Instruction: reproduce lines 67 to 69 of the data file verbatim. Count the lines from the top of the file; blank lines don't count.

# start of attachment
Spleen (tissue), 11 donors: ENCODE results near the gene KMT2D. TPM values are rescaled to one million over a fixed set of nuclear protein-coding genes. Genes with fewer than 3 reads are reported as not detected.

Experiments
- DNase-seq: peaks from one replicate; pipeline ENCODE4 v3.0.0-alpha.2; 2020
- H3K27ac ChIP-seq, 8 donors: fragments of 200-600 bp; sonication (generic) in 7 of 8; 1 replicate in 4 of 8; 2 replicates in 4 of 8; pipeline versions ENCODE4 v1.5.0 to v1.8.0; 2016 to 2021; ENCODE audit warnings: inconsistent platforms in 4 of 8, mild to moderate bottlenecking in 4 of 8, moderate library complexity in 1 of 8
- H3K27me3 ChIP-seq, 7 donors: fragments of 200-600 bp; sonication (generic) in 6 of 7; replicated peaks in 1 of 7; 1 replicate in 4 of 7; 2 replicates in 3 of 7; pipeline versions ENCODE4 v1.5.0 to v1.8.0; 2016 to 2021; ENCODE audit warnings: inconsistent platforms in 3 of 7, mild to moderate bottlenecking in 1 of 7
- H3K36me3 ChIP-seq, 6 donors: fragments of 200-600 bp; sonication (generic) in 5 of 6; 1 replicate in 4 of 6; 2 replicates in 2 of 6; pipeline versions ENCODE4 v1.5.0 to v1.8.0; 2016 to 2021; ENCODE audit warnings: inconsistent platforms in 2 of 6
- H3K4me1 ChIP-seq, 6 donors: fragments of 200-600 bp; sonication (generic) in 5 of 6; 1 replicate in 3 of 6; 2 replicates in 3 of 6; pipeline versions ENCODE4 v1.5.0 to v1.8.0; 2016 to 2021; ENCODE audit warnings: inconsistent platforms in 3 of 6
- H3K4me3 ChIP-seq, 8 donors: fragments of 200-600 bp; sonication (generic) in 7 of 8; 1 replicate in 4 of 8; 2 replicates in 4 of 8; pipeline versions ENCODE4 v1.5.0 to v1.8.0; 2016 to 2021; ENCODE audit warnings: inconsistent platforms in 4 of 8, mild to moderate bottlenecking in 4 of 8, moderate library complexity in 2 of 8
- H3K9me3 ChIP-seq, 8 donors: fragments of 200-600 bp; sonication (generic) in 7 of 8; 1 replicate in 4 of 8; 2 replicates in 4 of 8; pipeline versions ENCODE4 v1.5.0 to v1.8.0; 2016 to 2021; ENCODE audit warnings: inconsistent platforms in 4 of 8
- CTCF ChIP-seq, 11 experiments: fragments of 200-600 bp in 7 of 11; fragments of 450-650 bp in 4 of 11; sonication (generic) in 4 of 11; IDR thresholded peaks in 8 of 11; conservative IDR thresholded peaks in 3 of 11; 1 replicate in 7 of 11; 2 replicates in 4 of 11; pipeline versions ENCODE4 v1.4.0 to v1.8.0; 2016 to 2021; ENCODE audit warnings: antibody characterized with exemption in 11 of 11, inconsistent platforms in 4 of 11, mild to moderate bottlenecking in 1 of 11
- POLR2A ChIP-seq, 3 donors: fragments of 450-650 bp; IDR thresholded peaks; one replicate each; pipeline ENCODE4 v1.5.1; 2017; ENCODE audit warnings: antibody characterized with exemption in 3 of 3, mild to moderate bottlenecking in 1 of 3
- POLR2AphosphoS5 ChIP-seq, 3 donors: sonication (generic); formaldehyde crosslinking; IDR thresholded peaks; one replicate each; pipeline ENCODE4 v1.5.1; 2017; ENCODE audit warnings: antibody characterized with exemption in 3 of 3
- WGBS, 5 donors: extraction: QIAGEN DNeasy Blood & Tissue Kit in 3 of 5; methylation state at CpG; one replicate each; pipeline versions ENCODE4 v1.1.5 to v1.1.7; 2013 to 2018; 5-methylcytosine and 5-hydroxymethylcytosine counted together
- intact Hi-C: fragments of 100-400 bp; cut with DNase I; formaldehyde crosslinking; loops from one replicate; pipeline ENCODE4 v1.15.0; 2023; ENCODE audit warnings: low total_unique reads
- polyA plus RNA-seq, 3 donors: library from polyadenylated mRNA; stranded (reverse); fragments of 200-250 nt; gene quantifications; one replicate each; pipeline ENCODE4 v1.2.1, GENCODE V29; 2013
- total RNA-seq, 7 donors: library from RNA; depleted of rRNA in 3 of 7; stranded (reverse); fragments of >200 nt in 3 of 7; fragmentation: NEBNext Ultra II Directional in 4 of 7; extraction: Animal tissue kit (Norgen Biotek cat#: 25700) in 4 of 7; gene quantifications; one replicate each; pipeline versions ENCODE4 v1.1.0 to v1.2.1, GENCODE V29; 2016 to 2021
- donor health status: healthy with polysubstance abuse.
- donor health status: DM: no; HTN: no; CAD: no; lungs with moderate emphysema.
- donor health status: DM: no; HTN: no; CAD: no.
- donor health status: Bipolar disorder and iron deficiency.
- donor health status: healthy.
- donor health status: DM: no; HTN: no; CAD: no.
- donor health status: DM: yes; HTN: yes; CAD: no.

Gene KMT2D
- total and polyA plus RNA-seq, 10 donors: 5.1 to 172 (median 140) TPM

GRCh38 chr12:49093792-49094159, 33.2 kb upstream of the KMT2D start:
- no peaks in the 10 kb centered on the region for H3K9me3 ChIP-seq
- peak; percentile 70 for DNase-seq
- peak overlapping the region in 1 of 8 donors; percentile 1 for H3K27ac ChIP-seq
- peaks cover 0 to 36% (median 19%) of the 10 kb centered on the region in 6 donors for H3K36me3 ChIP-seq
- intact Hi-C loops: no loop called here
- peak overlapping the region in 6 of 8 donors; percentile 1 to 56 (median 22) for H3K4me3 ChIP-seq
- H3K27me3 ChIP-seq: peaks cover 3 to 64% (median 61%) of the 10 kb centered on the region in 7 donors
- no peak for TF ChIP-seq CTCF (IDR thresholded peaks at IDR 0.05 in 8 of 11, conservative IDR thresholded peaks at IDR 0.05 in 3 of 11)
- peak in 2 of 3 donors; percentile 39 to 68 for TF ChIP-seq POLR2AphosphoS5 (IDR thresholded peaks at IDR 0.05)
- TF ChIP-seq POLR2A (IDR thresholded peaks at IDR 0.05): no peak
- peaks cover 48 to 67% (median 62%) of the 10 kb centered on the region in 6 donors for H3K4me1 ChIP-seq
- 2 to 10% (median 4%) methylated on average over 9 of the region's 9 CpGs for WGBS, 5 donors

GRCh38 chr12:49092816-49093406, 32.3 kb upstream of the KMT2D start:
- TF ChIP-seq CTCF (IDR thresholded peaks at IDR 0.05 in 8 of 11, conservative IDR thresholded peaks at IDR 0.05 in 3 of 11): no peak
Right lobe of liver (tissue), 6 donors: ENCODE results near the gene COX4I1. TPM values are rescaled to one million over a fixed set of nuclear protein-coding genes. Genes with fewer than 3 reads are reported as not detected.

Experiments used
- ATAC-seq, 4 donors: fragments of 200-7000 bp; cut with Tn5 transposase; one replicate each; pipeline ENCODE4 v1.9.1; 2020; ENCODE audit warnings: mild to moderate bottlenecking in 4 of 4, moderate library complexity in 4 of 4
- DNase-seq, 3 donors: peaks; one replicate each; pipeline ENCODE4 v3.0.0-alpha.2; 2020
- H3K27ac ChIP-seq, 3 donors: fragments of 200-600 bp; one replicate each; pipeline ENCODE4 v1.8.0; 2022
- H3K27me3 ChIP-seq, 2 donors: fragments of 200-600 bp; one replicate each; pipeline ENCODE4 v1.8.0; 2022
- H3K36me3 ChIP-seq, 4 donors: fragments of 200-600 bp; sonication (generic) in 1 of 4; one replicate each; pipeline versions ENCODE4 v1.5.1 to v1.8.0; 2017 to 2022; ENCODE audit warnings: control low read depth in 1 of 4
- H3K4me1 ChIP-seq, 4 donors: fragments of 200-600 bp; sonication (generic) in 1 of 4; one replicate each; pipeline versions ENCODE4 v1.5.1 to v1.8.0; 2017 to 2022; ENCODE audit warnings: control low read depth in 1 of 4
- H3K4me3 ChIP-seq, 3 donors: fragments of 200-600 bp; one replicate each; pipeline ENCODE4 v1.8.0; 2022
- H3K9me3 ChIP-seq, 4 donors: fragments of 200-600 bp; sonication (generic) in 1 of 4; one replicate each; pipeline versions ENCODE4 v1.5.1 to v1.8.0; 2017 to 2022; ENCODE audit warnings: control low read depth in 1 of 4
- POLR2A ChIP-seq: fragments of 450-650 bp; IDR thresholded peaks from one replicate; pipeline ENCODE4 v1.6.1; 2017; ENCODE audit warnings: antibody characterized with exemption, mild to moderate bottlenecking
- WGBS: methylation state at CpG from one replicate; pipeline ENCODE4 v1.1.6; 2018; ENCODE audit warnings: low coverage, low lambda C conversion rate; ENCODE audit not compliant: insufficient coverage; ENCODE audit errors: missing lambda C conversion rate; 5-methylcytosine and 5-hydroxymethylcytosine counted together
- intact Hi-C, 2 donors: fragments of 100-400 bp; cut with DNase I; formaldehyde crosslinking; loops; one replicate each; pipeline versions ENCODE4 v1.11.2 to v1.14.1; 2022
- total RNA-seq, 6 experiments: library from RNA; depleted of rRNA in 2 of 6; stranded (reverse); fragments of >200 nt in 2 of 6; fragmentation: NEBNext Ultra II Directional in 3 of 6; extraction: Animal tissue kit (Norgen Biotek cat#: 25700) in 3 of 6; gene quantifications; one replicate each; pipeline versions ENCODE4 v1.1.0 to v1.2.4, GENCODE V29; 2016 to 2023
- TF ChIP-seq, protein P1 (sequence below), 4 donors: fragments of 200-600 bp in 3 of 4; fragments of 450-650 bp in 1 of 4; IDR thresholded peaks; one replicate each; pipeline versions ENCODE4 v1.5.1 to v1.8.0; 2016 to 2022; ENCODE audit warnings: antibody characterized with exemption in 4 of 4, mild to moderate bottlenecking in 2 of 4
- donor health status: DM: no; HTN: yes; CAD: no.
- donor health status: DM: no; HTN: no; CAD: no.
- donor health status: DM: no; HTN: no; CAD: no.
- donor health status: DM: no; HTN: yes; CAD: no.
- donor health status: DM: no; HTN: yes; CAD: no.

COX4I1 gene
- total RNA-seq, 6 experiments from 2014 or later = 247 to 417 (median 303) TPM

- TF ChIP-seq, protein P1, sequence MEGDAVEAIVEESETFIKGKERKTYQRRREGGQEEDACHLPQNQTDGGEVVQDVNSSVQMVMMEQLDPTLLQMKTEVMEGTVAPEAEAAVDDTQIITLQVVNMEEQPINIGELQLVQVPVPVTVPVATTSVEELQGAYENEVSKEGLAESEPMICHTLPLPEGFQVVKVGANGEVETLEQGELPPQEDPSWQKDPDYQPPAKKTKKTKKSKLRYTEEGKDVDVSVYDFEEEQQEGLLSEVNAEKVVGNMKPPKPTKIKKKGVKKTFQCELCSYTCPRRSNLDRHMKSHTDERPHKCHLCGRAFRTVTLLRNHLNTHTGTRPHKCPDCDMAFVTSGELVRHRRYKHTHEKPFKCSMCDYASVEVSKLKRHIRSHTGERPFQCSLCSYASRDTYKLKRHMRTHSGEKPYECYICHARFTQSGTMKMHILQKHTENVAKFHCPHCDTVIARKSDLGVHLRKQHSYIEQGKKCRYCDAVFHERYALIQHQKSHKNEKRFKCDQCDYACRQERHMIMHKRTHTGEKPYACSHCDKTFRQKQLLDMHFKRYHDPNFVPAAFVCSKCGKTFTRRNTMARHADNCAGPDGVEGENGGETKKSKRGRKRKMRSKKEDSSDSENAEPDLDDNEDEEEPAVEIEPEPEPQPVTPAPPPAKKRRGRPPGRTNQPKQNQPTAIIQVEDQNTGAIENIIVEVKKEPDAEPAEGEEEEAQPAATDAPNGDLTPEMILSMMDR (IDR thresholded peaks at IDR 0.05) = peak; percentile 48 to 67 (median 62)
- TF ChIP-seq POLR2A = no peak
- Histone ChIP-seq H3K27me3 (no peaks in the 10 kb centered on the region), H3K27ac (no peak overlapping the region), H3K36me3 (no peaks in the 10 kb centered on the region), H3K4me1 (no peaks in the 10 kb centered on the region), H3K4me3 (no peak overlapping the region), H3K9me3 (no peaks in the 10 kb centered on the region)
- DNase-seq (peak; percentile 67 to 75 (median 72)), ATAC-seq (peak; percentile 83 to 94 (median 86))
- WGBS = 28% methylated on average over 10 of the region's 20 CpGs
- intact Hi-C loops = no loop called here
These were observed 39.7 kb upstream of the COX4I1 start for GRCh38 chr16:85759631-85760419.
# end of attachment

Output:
- WGBS = 28% methylated on average over 10 of the region's 20 CpGs
- intact Hi-C loops = no loop called here
These were observed 39.7 kb upstream of the COX4I1 start for GRCh38 chr16:85759631-85760419.